The ancient Greek pantheon of gods is still familiar to us today, with names like Zeus and Apollo being instantly recognisable. Sacrifices were made to these gods for one of two main reasons – either to thank and please them (in return for a favour), or to ask for guidance on the future. Few things are as uncertain as an upcoming battle, so beforehand the sphagia was performed to seek the approval of the god or gods; for example it was the custom of the Spartans to sacrifice to Artemis Agrotera, the goddess of the hunt, just as the battle was about to start.
The sacrifice itself would be performed by priests, called hiereus in Greek. They would know what rituals to perform to maximise the effect on the god, and they would also interpret the signs if the sacrifice were to provide an omen for the future. The first and last figures pictured above are these priests, dressed in long robes (himatia) with a crown of leaves on their long, plaited hair. The priest on the left is perhaps actually calling on the gods, and looks suitably dramatic. In his right hand he holds a skewer used for the sacrifice, and in his left he has the walking stick (bakterion) with its characteristic T-shaped head to allow the owner to lean on it for a rest. The second priest is very much at the dirty end of the job as he is in the act of killing a ram. Sacrificial animals could be all sorts of animals, but oxen, sheep and goats were particular favourites.
The man with the helmet is identified on the box as a Molossian general. The Molossians were one of the Greek tribes in the north-west of the country, in Epirus, and their most famous son by far is Pyrrhus (319 – 272 BCE). The more sophisticated Greeks in the southern city states tended to think of these northern tribes as only semi Greek and almost barbarians, like the Macedonians, but their religious practices were typical Greek, and their costume was much the same. This general is clearly based on a figurine from the Oracle at Dodona. He wears a linen cuirass and large greaves with garters, and he has a crested Corinthian helmet perched on his head, which was normal when not in battle as it severely restricted hearing. He holds something, which could well be a liver from a sacrificed ox, used for divination.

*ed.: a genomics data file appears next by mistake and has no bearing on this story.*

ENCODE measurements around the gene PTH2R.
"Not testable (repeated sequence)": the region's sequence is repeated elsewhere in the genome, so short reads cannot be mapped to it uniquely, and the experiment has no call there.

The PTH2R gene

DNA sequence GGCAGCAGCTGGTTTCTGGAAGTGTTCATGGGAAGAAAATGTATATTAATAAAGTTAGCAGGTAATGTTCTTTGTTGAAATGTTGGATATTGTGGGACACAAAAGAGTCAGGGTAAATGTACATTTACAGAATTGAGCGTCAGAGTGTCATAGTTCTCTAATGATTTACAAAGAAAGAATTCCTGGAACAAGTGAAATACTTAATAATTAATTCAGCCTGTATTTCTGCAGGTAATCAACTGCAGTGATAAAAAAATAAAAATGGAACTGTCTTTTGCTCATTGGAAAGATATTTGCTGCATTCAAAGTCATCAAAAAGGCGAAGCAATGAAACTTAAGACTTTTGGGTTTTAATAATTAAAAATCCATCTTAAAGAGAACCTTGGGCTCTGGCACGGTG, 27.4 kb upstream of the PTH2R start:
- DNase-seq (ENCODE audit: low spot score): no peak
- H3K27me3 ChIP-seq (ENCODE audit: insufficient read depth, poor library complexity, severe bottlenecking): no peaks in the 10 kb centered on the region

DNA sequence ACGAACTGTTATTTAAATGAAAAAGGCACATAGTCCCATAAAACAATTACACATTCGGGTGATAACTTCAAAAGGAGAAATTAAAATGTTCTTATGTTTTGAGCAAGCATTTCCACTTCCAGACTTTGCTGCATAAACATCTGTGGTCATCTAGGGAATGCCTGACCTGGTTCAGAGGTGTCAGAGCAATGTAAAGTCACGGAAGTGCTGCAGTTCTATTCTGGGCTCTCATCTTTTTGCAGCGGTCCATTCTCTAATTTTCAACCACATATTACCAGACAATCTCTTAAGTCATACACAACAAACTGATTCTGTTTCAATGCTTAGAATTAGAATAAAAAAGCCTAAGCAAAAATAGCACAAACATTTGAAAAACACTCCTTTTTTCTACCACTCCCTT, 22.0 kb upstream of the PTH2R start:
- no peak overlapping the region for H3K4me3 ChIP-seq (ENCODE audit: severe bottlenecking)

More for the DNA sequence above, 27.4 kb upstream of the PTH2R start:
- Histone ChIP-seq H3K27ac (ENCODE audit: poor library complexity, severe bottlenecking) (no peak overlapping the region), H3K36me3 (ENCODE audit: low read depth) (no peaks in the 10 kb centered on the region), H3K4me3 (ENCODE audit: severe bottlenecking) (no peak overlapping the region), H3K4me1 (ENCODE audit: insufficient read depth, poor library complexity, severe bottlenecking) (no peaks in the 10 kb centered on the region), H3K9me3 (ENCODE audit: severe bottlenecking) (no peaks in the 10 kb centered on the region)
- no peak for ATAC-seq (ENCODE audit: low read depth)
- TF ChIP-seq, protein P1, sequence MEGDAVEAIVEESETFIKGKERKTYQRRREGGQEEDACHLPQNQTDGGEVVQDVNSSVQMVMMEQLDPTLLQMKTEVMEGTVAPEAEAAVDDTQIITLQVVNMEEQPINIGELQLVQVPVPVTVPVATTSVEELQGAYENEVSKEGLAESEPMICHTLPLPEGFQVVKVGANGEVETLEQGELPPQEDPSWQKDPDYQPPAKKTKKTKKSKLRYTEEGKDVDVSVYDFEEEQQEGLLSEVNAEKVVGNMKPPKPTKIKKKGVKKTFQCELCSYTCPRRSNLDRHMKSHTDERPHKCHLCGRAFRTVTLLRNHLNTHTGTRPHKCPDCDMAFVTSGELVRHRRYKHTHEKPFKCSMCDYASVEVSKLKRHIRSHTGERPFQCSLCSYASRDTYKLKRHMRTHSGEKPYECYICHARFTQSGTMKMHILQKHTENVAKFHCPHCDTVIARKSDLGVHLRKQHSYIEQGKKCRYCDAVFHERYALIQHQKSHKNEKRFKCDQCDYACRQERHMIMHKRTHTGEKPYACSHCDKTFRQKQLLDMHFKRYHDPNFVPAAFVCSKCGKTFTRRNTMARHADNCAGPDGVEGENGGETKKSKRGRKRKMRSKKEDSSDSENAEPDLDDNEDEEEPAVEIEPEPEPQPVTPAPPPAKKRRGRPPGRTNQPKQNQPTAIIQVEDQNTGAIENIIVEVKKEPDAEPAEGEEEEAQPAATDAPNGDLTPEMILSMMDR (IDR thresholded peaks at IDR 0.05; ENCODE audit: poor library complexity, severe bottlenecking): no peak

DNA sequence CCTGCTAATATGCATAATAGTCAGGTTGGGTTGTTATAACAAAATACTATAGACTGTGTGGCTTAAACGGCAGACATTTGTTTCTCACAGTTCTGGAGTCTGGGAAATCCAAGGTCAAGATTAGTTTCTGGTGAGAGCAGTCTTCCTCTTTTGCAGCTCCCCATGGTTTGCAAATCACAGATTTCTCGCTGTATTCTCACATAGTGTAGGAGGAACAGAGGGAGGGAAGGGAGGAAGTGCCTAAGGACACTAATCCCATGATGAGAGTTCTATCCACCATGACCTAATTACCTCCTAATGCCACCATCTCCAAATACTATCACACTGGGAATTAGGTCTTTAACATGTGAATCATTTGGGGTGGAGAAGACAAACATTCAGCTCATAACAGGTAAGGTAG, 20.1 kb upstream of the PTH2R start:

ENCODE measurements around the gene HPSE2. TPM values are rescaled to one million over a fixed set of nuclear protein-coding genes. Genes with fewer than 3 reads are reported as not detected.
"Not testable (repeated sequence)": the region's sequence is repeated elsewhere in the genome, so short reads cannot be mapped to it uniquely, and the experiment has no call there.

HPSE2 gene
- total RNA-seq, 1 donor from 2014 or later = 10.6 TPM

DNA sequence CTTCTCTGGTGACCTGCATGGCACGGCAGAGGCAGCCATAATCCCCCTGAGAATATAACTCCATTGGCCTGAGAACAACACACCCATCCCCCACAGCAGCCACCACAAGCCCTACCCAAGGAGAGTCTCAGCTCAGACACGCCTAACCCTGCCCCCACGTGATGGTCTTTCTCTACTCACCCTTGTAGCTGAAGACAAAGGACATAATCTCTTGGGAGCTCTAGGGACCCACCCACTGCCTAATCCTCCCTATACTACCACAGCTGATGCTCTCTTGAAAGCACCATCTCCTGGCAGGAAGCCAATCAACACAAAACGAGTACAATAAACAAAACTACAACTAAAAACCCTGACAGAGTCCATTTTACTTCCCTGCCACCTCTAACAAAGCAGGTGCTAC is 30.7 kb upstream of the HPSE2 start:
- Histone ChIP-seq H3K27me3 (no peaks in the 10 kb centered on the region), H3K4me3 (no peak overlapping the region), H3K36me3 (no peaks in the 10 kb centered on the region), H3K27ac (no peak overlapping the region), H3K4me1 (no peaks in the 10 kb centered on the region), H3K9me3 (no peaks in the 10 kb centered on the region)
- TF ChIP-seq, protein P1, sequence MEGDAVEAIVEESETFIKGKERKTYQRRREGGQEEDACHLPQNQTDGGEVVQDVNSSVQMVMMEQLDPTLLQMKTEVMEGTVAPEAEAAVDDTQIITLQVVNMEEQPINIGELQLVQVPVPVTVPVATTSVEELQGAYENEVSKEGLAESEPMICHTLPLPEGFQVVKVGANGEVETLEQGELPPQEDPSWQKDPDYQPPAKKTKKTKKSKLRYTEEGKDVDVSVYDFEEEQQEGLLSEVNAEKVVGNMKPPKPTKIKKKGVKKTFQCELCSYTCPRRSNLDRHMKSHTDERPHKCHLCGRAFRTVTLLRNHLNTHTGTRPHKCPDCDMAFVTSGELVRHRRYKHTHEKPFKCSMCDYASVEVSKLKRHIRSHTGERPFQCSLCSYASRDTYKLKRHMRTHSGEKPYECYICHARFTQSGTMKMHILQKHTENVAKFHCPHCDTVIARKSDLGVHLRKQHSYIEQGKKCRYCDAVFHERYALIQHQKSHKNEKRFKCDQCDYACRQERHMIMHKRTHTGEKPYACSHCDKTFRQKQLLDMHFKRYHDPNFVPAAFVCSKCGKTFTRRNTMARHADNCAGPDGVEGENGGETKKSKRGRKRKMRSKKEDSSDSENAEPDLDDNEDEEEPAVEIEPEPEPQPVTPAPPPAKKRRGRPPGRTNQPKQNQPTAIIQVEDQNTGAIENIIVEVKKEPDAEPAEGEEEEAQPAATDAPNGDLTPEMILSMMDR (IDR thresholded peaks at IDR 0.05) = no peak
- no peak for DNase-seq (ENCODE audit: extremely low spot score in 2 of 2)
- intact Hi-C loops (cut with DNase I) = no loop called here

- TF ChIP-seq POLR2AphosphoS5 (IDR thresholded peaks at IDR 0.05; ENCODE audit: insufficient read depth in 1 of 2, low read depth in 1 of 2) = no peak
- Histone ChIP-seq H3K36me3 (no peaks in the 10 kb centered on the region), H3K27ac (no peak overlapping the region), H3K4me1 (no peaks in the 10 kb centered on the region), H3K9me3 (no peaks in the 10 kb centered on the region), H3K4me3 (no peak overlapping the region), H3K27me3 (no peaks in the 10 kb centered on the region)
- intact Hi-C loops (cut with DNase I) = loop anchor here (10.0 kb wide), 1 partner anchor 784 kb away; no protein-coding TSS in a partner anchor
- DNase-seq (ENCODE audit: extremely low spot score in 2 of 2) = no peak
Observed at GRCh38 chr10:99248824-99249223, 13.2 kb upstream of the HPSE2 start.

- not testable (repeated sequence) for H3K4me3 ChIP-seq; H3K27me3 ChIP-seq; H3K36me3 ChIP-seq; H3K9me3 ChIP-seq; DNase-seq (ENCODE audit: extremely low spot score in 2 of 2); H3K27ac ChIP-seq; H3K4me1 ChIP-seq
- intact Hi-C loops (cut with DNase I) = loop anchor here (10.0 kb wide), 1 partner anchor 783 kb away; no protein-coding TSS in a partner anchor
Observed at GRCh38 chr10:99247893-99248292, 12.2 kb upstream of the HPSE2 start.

The smaller figure is labelled as a royal page, and he wears a simple tunic, short cloak and boots that are typical. He is clearly assisting in the sacrifice, and holds a long skewer with animal entrails on the end, perhaps to be burnt as an offering, or again to be read for omens.
The sculpting of these figures is good, with lovely expressive faces, and the hair and beards of the adults are particularly pleasing. Details such as the general’s armour is very nicely done, and the loose clothing too looks very realistic. The priest killing the ram is a single piece with his victim, but this works well and as with the rest of these figures there is no unwanted extra plastic. There is a fair amount of flash, however, but these are certainly well-sculpted.
The poses are all taken from illustrations to be found in the Osprey titles listed below, but we thought all were well-chosen and believable. The small plinth also included in the set is less likely to be to hand when a battle is due, but as an element in a temple or similar it is perfectly useful. Obviously such sacrifices did not guarantee success, and not all Greeks believed in the gods even at the time, but presumably a commander felt he had to continue with them as some form of insurance, or at least to boost the morale of the men, so this little set illustrates an interesting aspect of Greek warfare that makes a change from the usual combat figures.